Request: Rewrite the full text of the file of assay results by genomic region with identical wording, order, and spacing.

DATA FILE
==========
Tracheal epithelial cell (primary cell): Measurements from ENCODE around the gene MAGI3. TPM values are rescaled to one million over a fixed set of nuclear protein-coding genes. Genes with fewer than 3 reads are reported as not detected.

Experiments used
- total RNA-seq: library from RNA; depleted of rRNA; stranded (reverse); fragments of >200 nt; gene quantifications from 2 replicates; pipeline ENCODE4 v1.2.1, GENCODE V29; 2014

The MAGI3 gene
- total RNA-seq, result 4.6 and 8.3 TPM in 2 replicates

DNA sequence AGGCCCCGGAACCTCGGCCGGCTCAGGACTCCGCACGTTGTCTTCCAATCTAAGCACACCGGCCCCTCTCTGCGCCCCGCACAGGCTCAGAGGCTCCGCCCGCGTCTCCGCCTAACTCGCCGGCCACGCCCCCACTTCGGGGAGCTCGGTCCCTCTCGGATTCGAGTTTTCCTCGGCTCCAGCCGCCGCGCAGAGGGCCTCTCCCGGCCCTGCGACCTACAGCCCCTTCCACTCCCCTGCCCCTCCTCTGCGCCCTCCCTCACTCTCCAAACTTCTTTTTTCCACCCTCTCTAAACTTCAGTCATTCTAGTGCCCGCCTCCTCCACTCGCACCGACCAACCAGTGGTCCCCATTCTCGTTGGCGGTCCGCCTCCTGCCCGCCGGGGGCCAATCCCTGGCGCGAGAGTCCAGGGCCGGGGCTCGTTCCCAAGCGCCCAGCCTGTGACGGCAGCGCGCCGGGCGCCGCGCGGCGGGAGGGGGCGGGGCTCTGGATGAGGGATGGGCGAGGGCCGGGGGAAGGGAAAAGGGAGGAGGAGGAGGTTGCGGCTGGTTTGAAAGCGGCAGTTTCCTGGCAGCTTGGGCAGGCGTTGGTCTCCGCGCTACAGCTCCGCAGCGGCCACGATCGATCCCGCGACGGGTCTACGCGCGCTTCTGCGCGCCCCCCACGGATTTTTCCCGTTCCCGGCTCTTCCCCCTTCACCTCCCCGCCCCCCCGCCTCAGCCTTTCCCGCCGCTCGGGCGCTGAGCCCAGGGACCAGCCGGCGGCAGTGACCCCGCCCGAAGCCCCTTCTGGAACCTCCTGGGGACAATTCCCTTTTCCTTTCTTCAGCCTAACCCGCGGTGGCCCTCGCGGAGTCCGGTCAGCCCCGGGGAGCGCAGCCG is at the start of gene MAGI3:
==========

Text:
Tracheal epithelial cell (primary cell): Measurements from ENCODE around the gene MAGI3. TPM values are rescaled to one million over a fixed set of nuclear protein-coding genes. Genes with fewer than 3 reads are reported as not detected.

Experiments used
- total RNA-seq: library from RNA; depleted of rRNA; stranded (reverse); fragments of >200 nt; gene quantifications from 2 replicates; pipeline ENCODE4 v1.2.1, GENCODE V29; 2014

The MAGI3 gene
- total RNA-seq, result 4.6 and 8.3 TPM in 2 replicates

DNA sequence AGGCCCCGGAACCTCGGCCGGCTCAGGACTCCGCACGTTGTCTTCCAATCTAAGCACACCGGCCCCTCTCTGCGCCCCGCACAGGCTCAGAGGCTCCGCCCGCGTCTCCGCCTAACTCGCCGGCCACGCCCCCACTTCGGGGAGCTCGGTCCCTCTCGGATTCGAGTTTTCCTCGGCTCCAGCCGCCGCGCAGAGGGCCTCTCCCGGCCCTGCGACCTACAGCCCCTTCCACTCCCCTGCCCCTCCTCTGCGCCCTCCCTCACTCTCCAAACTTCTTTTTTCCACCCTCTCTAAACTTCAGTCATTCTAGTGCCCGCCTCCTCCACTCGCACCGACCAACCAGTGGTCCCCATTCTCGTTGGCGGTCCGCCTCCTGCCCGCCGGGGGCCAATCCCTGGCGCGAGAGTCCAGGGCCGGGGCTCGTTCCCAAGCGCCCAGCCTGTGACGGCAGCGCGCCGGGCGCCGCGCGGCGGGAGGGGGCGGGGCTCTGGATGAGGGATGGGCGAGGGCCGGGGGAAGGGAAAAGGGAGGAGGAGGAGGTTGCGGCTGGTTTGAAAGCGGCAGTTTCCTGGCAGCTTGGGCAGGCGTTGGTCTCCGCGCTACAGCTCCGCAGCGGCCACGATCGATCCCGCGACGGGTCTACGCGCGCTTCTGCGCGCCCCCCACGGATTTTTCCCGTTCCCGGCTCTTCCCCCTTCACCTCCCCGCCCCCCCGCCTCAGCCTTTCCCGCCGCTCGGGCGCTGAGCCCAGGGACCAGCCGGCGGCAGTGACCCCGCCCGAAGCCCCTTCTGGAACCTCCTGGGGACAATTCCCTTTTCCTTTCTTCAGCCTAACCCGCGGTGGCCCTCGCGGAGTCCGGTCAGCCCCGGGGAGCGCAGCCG is at the start of gene MAGI3: